Encouraged by Kim’s fabulous Chinese BBQed pork, I decided to try some more exotic recipes – up till now I’ve been fairly staying around things that are either French, or pretty familiar to a French palate.
Now, since I’m cooking for two Californians, I also decided that Chinese food is not something I should attempt – they’re a bit too familiar with itÂ for me to feel comfortable with something like that. Same thing with Mexican food, I suppose! I’d rather leave that for Kim’s own turn on Wednesdays, or whenever Sean feels like going nuts himself.
Fortunately, there are plenty of other places or traditions to choose from. And while I wait for my online-order whale blubber to arrive so I can try Inuit cuisine (WARNING: this is a joke. Any Lightholders reading this need NOT change the locks to their appartment door and call the Taste Police…), I decided on trying something… islandey. This week I will be making a Cari d’Espadon (that is, if I find swordfish today of course…) straight from Reunion Island – report to be posted in a month or so probably! – but last week I settled for a Polynesian starter.Â
So, we had: Tahitian-style Raw Fish, Turkey with Dried Fruits and Chestnuts, and Coffee and Cardamom cream.
Tahitian-style Raw Fish (4)
- 400g of very fresh tuna
- 1 tin coconut milk
- 5-6 limes
- 3 carrots
- 1 cucumber
- 1 onion
- 2 tomatoes
Start with cleaning the fish thoroughly (or having your fishmonger do it…), removing the black part of the tuna, the skin, and any large piece of fat. Cut it in small bites, put in a large salad dish.
Grate the carrots, dice the other vegetables finely.
Juice the limes and cover the fish with the juice. Mix well, make sure that all the fish is covered. Let it marinate for 5-7 mns.
Add the coconut milk, which will stop the ‘cooking’ of the fish by the lime juice. Mix well, add the other vegetables, add salt to taste, mix again and serve.
Delicious, refreshing, healthy and unusual, I personally loved that one, and wil probably make it again for myself just so I eat fish more regularly. There are other recipes out there for such type of dish, and they include a lot more spices (ginger, peppers, you name it…) but I kinda liked the mild taste of this one. If I want hot food, I’ll order from Kin Khao, thank you!
Two notes: first off, I didn’t find any fresh tuna on a Monday, so I got some salmon instead. Worked very well indeed. Also, you can leave the fish in the lime juice longer to ‘cook’ more, but no more than 20mn apparently – after that, you might as well break out the pan and the butter, really!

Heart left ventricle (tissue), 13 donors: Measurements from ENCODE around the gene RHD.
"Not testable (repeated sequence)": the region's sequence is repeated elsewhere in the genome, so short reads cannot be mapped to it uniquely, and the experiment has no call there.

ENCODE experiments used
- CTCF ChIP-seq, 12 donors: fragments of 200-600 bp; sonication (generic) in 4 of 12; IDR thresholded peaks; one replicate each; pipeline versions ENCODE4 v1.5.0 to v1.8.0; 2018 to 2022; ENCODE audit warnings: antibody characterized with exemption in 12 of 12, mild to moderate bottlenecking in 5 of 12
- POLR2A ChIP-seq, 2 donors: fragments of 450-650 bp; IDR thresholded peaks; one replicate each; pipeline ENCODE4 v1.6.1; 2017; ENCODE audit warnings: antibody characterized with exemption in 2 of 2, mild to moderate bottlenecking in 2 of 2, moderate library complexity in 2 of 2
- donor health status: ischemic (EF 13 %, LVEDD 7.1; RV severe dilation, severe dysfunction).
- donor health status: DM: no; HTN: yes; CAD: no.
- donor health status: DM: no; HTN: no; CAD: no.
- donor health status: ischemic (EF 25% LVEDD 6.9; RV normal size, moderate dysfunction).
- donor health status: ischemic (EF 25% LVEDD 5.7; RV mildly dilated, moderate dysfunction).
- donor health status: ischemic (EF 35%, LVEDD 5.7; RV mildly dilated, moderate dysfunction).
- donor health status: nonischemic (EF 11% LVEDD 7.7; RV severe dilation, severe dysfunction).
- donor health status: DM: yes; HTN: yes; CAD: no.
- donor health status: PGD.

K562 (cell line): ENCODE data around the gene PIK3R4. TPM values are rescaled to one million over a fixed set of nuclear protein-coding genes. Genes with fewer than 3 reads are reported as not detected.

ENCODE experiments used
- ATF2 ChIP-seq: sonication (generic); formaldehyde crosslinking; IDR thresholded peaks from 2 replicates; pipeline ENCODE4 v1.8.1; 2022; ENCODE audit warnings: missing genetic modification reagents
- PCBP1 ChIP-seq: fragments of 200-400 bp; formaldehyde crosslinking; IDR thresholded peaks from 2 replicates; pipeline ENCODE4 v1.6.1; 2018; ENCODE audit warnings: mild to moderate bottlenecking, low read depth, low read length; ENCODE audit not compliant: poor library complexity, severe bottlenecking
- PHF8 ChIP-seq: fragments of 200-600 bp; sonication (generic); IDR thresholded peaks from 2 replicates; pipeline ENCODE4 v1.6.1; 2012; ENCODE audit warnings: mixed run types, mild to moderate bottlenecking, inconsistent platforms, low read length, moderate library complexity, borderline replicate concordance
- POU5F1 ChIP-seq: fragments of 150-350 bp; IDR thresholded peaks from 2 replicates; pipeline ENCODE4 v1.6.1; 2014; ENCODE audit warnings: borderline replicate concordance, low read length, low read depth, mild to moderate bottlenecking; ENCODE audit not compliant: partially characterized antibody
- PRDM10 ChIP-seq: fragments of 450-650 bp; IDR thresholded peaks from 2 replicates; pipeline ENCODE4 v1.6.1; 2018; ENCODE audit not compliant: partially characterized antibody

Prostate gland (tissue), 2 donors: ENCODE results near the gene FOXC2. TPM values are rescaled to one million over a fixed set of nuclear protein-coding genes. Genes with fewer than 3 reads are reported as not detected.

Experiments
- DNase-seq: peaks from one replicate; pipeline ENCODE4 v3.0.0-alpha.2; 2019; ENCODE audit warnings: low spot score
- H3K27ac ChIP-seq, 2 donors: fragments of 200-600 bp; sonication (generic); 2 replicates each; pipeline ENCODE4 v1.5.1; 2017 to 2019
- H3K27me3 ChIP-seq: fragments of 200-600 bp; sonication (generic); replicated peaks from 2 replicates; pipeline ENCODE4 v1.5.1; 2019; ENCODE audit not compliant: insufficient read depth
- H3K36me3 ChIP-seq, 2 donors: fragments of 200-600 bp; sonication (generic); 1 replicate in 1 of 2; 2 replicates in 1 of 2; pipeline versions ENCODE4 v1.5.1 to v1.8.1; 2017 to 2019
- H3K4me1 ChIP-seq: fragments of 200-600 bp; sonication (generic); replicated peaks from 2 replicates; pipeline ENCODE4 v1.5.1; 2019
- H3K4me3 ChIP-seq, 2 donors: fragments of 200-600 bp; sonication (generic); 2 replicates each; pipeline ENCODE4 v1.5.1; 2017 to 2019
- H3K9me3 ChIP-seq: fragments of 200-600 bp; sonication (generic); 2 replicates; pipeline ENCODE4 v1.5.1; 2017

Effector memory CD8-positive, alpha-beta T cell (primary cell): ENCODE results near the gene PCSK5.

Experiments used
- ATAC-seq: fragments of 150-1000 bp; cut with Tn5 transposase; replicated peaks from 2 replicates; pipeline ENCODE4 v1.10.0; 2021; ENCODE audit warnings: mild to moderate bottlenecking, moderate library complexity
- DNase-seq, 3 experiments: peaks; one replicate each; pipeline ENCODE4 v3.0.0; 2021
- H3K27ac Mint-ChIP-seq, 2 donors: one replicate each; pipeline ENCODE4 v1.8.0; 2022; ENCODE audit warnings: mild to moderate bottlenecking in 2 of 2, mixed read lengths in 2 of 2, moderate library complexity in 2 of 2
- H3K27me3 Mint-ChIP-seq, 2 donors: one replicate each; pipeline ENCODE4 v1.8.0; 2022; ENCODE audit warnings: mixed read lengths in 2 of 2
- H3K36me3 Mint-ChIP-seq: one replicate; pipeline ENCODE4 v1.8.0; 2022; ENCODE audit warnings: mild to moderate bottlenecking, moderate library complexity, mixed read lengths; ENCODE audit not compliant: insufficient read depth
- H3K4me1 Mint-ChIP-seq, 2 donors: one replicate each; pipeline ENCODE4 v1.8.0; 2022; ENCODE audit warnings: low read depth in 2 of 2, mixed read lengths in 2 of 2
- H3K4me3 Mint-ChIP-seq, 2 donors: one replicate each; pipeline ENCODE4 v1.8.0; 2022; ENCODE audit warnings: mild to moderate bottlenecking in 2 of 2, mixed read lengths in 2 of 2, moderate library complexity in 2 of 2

Turkey with dried fruits and chestnuts (4)
- 700g of turkey breast
- 2 onions
- 100g diced bacon or pancetta
- 1 teaspoon honey
- AÂ good dash of cinammon
- A dash of balsamic vinegar
- 1 glass stock (vegetable)
- 3 or 4 dates
- 3 or 4 dried apricots
- 2 or 3 dried figs
- A few raisins
- Bay leaves, thyme
- Roast chestnuts (one large tin)
Chop the onions in thin slices, then cut the turkey into large cubes. In aÂ big pot (need I say it again? Le Creuset cast iron! Go get one, dammit!) lightly cook the onions, the bacon or pancetta, then add the turkey and let it get a nicely golden brownÂ colour.
Add the vinegar, the stock, the honey and the cinammon.
Chop the dried fruits (dates, apricots and figs) in small bits and add them to the simmering dish along with the raisins, the bay leaves and the thyme.
Then leave it to cook gently for about an hour, making sure there’s always some liquid in there.
Just before serving, heat up the chestnuts in a pan with some butter; serve together.
While very different from the entree – definitely a Mediterranean feel to this dish, Moroccan maybe, even though the recipe’s comments simply pegged it as ‘medieval’Â - this was quite a tasty dish as well and I’ll file that one for re-making, although it does require a bit more effort than the fish. I can easily picture this as a very nice Holiday dish.
Coffee and Cardamome Cream (4)
- 40 cl liquid cream
- 120g brown sugar
- 5 egg yolks
- 10 cl strong coffee
- 2 tablespoon instant coffee
- 5 pods green cardamome
- 1 tea spoon powdered cardamome
First of all, select a dish that will be suitable for ‘bain-marie’ cooking. As I managed to destroy one dish while making this dessert, I have to insist that this step is quite important, more so than you would believe. Or maybe I’m just dumb.
Open the cardamome pods and take out the seeds.
In that carefully selected dishÂ put the cream, the coffees (liquid and powder), the brown sugar, the cardamome seeds and powder; beat the yolks together and then add them to the mix as well. Whip it lightly, then put the dish in the bain-marie.
Let it cook there and stir regularly with a wooden spoon, until the cream is thick enough to stick to the spoon some. Pour into individual cups, then refrigerate for twelve hours.
Quite tasty, even for someone who’s not usually a fan of coffee. I’d recommend, for people like me who aren’t used to caffeine, to avoid eating this before going to bed, it could create problems for your sleep cycle. If you drink coffee regularly though, this is weak enough that you won’t mind.
This was one recipe that almost didn’t happen. First week I tried it I ended up spilling the whole cream on the stove, then this week I cracked a dish – mine, fortunately, not one of Kim’s. Should anyone attempt this one, let me know if I’m just clumsy, or if there is, as I suspect, A HORRIBLE CURSE ON THIS CREAM! EEEEYYAAAARGH!!
Ah. Who said this blog was turning into a boring recipe list, mmh? Who said the insanity had gone out of it?